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When was the French Revolution?

Napoleon's rise marked the end of the French Revolution.
The Eiffel Tower was built in 1889 to celebrate the 100-year anniversary of the French Revolution.
The guillotine is often associated with the French Revolution.
The French Revolution was inspired in part by the Enlightenment and by the American Revolution.
Often people consider the start of the French Revolution as 14 July 1789, as this is the day angry citizens stormed the Bastille.
Hatred for the monarchy helped bring about the French Revolution.
Reform Judaism traces its roots to the French Revolution, when longtime legal and social restrictions on European Jews were abolished.
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  • Written By: Tricia Ellis-Christensen
  • Edited By: O. Wallace
  • Last Modified Date: 29 November 2014
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The French Revolution is usually dated in three phases or sections. Often people consider the start of the French Revolution as 14 July 1789, as this is the day angry citizens stormed the Bastille. Bastille Day is still a national holiday in France. However, circumstances prior to that day were also part of the ongoing uprising of the people against the French nobility.

Some date the French Revolution as beginning in 1788. In June and July of that year an important rebellion at Grenoble took place. This was a mass refusal to pay taxes, which resulted in violence. Some historians date this insurrection as the real start of the French Revolution because it was the first organized effort to repel the efforts of the will of the king.

The French Revolution is often dated in three phases. The first phase of the French Revolution also included the people’s rejection of the monarchy, the emancipation of all black citizens, and the lift on restrictions regarding people who practiced Judaism.

Phase Two of the French Revolution is considered to be between 1792-1794. Both the King and Queen of France were executed during this period. As well, this time constitutes what many refer to as “The Reign of Terror.” Numerous other noblemen and anyone who opposed the new regime were executed at this time.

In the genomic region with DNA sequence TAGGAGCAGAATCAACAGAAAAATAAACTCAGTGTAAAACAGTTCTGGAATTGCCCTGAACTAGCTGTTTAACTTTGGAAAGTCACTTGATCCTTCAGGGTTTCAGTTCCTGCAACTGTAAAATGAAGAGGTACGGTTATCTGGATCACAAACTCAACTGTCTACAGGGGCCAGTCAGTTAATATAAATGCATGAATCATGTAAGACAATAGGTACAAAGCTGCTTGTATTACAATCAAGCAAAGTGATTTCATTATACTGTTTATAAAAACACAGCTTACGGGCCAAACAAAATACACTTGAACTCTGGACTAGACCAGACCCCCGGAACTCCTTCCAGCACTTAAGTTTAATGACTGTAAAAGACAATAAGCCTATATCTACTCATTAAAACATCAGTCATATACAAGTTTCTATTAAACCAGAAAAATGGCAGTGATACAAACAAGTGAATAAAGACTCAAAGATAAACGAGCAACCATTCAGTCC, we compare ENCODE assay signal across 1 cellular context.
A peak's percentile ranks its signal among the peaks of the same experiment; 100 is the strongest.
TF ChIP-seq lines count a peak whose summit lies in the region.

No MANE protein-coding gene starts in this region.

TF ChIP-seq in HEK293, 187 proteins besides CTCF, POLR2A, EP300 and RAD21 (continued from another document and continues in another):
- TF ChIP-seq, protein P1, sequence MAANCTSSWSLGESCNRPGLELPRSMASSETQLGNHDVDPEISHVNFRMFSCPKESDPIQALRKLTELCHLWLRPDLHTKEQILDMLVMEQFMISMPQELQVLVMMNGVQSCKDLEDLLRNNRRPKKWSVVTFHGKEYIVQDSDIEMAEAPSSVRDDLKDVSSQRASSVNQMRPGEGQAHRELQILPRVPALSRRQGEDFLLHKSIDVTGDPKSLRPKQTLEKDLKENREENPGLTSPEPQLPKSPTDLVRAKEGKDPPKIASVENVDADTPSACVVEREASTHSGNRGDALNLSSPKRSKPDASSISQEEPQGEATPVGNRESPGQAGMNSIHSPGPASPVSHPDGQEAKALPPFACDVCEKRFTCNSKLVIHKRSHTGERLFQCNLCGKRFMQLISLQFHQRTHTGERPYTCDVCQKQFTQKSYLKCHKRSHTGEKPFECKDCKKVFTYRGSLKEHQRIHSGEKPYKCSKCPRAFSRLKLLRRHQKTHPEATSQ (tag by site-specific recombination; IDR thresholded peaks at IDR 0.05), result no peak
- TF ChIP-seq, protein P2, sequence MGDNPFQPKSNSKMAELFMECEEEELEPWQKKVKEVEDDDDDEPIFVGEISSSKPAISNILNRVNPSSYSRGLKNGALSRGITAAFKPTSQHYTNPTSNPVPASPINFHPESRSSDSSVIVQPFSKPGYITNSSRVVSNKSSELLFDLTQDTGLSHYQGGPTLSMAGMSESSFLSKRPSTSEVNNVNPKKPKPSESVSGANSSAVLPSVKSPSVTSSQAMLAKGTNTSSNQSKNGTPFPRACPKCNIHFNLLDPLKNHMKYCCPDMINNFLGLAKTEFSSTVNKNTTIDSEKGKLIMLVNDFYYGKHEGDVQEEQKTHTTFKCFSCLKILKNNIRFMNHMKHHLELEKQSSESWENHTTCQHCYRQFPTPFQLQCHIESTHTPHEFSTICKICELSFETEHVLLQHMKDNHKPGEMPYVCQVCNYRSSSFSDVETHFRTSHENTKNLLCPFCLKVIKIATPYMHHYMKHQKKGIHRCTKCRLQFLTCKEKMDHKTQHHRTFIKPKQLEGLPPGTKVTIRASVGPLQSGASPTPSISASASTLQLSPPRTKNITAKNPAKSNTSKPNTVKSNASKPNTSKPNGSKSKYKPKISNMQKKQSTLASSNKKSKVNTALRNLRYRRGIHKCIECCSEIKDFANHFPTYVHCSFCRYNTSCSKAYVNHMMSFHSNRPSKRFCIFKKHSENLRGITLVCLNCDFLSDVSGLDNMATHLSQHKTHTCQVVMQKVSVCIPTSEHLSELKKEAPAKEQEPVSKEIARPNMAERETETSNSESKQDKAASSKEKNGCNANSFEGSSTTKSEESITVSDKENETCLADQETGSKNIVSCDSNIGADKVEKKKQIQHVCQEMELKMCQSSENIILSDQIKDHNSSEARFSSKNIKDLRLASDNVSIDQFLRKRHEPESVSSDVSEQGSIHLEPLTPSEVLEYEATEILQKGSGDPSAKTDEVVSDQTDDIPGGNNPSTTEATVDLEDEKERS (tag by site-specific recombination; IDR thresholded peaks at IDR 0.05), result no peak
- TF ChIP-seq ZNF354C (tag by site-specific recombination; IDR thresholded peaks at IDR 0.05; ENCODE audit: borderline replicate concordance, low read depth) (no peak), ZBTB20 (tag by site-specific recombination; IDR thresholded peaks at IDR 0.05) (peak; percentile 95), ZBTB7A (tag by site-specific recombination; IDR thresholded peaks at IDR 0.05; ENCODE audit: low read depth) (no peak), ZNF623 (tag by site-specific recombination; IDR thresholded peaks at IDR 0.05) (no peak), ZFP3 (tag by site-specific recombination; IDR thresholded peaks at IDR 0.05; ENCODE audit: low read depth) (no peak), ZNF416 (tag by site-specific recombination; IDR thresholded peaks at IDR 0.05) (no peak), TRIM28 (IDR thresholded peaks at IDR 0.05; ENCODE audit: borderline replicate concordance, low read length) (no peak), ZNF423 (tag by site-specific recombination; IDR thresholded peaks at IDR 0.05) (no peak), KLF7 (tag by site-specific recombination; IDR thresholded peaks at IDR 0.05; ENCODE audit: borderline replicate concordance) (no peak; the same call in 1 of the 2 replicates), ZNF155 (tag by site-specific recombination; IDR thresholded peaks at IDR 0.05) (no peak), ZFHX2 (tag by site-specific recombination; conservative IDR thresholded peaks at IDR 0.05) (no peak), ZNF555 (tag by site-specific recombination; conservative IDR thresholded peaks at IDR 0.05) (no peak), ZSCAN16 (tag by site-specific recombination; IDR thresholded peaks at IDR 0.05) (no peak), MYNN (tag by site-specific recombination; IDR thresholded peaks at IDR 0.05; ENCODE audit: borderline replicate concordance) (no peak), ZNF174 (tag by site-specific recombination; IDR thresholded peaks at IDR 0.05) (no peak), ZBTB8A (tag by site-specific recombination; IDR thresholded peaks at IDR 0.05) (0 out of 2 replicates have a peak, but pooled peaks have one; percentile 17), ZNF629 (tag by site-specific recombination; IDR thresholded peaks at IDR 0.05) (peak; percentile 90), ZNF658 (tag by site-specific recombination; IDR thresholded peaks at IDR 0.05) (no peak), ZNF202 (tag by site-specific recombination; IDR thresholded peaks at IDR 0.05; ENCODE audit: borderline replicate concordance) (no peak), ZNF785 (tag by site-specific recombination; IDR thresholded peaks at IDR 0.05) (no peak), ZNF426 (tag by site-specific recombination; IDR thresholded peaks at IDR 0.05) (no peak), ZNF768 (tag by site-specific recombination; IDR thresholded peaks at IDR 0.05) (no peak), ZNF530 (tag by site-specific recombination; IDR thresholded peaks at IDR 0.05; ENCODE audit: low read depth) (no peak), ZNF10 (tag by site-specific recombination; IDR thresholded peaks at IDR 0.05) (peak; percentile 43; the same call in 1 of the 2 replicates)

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“The Reign of Terror” is considered to have ended with the execution of the revolutionary leader Robespierre and approximately 150 of his followers in July of 1794. A calmer period followed where churches were re-opened. However, the French people still needed leadership, and like many with destabilized governments following a revolution, choice of leader became the dictator Napoleon Bonaparte in 1799.

Most consider the end of the French Revolution as 1799 when Bonaparte was named “First Consul.” However others date the end of the French Revolution and the third phase as 1804 when Napoleon became the Emperor of France.

Though more freedom was now accorded to the people under Napoleon, really the initial goals of liberty and democracy were not met until Napoleon was finally displaced after Waterloo. Some date the beginning of democracy as the death of Napoleon in 1821.

To make matters more confusing, the initial forces of the revolution established a new calendar. In 1792, the Gregorian calendar was dispatched and the French dated the New Year as beginning in September. So dates regarding occurrences during the next several years may be inaccurate, especially when they relate to small details. The French returned to the Gregorian calendar in 1806.

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SilentBlue
Post 4

The French revolution seems to be similar yet strikingly different than the American revolution. The French revolution resulted in anarchy and massacre, whereas the American revolution was much more tame. Perhaps the biggest difference was that the French were reacting to an even greater level of contempt from the aristocracy than the British Americans. It probably also had to do with the ethical nature of the American revolution which preceded the French revolution.

dbuckley212
Post 3

Some compare Napoleon's seizing of leadership after immense social turmoil to be similar to the case of Hitler. Hitler stepped in during a time of German national depression to bring the people up with wild hopes driven by a delusional charisma. Napoleon also led his country on a Continent-wide spree of domination which ended in utter defeat.

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